Lithium ion vs lithium polymer power banks ; which is better? That is one question I will gladly answer in this post. All power banks run on batteries and some can last better than others. We cannot just conclude on which power bank is the best because we need to know the differences between polymer and lithium ion batteries. We must have come across these two battery types somewhere before. When you check the battery of some smartphones, you will see something like Li-ion (lithium ion) or Li-poly (lithium polymer) battery. What do these things really mean? We will find out in this post.
We can find these two types of batteries around you these days but there is something that differentiates the two and we are about to find out what it is.
Lithium Ion Batteries
A typical lithium ion battery cell contains 3.7V of voltage. However, there are some devices that may carry the 3.7V thrice. Some laptops have 11.1V written at the battery area. When you calculate this, one can see that 3.7 x 3 is 11.1. This means that the laptop contains three battery cells. Some laptops may contain six cells and so on.
Lithium ion is safer and has a lower density than the lithium polymer battery. The first lithium ion battery was sold by Sony in 1991. Many other companies saw this innovation from Sony and decided to go into the business. Now, there are billions of lithium ion battery scattered across the world with the aid of technology.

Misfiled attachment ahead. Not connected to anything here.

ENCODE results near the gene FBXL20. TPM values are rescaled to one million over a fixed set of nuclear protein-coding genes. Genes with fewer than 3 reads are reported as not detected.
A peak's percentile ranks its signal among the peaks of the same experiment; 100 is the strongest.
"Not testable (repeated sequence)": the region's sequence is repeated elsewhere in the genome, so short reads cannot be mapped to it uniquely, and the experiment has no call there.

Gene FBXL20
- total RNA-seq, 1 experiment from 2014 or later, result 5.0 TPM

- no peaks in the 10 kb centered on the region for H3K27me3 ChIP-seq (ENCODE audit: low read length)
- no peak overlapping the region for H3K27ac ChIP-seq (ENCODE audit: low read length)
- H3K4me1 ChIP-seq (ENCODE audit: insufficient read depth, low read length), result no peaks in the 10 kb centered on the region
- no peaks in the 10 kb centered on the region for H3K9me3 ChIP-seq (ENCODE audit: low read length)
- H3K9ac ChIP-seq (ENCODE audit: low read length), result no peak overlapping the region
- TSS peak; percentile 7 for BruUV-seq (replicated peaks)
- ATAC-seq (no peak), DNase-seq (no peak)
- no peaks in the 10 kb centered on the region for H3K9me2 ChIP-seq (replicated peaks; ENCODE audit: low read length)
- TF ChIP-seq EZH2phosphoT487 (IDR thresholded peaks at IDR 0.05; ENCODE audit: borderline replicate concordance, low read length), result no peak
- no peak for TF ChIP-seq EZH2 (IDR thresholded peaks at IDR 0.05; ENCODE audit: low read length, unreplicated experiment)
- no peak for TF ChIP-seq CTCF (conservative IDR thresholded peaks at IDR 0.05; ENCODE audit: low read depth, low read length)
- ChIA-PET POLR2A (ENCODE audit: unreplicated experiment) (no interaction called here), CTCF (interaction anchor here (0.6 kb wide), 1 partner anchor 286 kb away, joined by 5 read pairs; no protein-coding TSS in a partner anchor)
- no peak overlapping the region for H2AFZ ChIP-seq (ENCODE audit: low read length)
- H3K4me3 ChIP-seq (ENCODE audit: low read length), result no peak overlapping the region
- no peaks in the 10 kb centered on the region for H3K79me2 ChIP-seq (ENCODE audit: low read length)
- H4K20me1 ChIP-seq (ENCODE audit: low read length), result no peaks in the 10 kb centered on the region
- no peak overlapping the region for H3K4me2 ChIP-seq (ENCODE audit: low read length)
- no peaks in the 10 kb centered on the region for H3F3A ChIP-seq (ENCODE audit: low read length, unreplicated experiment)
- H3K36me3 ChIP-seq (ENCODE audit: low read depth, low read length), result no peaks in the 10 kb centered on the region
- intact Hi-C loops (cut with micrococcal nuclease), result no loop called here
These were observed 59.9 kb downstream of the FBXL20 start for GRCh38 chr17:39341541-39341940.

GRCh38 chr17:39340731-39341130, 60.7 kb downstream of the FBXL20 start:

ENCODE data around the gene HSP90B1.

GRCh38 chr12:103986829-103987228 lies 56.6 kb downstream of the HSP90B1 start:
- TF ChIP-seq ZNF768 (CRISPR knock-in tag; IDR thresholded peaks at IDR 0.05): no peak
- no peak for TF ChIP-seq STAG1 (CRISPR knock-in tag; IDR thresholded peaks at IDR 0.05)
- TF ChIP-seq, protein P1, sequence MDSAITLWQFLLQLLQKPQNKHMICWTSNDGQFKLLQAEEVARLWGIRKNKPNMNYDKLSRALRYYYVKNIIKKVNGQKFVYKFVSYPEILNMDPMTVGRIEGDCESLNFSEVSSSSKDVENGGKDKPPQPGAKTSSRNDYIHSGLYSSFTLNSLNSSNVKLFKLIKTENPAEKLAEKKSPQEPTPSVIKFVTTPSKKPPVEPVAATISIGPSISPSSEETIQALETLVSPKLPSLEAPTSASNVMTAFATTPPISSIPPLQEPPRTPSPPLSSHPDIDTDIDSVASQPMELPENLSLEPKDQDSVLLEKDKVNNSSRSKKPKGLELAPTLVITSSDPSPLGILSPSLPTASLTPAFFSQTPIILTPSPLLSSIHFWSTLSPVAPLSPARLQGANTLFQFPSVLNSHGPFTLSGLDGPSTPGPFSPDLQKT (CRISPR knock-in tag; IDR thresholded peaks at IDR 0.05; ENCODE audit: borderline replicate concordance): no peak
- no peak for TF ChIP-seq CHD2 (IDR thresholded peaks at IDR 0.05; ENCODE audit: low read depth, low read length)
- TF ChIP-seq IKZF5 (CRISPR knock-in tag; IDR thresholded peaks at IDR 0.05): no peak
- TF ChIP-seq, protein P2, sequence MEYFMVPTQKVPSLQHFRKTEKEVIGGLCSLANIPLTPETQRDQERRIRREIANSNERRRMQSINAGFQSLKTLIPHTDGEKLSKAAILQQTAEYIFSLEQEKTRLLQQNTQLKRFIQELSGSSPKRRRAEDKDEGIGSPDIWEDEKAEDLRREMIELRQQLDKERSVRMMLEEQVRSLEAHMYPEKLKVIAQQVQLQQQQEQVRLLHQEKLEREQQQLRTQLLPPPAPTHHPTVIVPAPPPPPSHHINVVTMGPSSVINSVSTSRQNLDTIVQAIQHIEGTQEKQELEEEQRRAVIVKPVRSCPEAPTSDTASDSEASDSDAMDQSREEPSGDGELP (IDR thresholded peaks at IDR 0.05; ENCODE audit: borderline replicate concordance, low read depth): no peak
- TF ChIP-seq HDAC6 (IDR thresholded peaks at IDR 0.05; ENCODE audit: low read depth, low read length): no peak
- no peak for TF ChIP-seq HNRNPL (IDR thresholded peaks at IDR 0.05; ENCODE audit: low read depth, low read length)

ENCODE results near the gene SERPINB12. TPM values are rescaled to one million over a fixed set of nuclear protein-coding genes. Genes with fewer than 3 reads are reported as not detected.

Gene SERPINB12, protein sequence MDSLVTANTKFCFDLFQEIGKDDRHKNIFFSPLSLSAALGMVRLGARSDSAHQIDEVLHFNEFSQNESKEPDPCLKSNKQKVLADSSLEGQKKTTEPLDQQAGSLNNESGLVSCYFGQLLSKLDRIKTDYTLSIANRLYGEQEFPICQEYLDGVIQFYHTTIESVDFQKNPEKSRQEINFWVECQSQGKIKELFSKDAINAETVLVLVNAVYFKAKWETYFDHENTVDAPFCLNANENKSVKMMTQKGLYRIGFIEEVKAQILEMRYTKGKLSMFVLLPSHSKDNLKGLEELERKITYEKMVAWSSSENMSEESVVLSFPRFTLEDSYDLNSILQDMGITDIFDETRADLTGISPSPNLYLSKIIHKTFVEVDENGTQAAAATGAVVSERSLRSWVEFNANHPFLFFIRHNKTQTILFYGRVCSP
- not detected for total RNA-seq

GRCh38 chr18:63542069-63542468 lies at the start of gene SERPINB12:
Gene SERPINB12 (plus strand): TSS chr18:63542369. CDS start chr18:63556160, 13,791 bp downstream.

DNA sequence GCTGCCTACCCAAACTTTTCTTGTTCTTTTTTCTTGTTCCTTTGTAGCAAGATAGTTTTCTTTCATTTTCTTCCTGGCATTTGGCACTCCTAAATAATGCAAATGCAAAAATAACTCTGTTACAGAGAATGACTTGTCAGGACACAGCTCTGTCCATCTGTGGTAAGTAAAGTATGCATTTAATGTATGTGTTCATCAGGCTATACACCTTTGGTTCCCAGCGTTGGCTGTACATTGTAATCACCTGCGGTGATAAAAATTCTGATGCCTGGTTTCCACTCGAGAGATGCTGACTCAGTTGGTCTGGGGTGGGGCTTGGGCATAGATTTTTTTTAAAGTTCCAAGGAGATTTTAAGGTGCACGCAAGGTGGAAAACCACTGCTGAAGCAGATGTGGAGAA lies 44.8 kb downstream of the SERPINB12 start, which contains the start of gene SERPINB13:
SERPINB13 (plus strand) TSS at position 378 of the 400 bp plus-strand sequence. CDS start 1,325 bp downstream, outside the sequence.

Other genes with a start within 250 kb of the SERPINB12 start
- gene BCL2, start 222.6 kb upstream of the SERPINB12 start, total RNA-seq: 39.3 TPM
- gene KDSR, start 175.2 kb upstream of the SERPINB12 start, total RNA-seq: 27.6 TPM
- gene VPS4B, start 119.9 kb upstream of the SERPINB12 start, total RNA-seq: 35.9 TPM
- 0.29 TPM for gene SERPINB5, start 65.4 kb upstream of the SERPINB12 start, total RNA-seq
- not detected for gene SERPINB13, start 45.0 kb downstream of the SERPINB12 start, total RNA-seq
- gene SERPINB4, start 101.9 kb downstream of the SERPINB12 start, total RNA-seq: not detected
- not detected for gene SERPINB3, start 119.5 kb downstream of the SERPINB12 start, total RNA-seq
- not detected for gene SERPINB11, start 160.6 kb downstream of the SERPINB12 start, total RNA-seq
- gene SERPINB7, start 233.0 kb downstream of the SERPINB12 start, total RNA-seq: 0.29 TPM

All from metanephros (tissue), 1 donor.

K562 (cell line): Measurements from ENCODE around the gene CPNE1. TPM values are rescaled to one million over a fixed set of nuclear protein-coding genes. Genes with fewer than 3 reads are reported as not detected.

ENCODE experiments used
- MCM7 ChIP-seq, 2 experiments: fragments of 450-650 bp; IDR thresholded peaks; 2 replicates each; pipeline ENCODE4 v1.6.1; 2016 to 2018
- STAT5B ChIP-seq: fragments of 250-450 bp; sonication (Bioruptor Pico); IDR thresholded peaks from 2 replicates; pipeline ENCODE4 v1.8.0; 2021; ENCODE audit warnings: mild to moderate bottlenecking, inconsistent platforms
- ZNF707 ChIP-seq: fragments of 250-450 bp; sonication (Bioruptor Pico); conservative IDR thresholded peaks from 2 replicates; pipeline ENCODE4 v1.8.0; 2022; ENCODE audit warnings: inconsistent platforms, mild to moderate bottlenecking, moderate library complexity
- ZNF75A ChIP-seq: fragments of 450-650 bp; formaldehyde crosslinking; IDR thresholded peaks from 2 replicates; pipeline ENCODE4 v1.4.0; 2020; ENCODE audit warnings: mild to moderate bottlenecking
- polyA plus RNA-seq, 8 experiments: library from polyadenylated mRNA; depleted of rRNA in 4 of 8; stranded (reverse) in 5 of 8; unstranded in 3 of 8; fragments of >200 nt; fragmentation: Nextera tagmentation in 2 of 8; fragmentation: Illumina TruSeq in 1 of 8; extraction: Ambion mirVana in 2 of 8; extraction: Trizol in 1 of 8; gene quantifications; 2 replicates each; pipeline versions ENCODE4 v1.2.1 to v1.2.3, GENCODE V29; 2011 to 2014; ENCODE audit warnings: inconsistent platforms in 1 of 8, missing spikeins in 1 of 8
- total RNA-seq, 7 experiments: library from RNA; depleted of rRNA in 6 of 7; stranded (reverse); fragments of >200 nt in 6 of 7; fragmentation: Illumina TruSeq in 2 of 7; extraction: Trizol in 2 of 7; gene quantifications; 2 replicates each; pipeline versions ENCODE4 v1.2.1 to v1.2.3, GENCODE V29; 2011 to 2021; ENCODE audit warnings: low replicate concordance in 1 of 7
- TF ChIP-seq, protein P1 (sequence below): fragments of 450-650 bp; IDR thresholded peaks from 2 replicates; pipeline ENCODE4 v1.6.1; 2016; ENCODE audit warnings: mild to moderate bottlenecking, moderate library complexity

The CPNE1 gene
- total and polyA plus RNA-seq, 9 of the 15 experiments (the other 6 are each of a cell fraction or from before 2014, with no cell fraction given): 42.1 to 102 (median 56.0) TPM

Lithium ion batteries are cheaper than lithium polymer, hence their abundance. Lithium ion batteries also damage easily than lithium polymer. Lithium ion batteries also age quickly than polymers but they are very durable. In fact, some lithium ion batteries last up to 5 years in some devices. They cause small harm when they are disposed and must not be exposed to too much heat. Lithium ion batteries are also fragile and may require a protection circuit to maintain safe operation and keep it from getting easily damaged by external factors or electrical surge.
Lithium ion batteries were developed around the early 1990s but it was not until 1991 before they were put in the market by Sony. Lithium batteries don’ need require priming when used and have a low self-discharge. The chemical reaction varies depending on the electrolyte. They are mostly used in cell phones and laptops.
Lithium Polymer Batteries
These batteries work based on intercalation and de-intercalation of lithium ions from a positive electrode material and a negative electrode material, with the liquid electrolyte providing a conductive medium. Lithium polymer batteries have been in existence since the 1970s. They started as a dry solid polymer electrolyte that looked like a plastic film.
They are more expensive than lithium ion batteries and have a better safety procedure. These batteries can also be used to create the thin designs of credit cards and still be in a durable condition. These types of batteries have lightweight, are more expensive and are safer than the lithium ion battery.